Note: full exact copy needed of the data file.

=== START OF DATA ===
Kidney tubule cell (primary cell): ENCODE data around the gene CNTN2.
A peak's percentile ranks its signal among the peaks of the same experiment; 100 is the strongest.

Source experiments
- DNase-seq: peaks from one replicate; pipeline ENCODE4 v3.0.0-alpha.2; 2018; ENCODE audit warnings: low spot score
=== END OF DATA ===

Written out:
Kidney tubule cell (primary cell): ENCODE data around the gene CNTN2.
A peak's percentile ranks its signal among the peaks of the same experiment; 100 is the strongest.

Source experiments
- DNase-seq: peaks from one replicate; pipeline ENCODE4 v3.0.0-alpha.2; 2018; ENCODE audit warnings: low spot score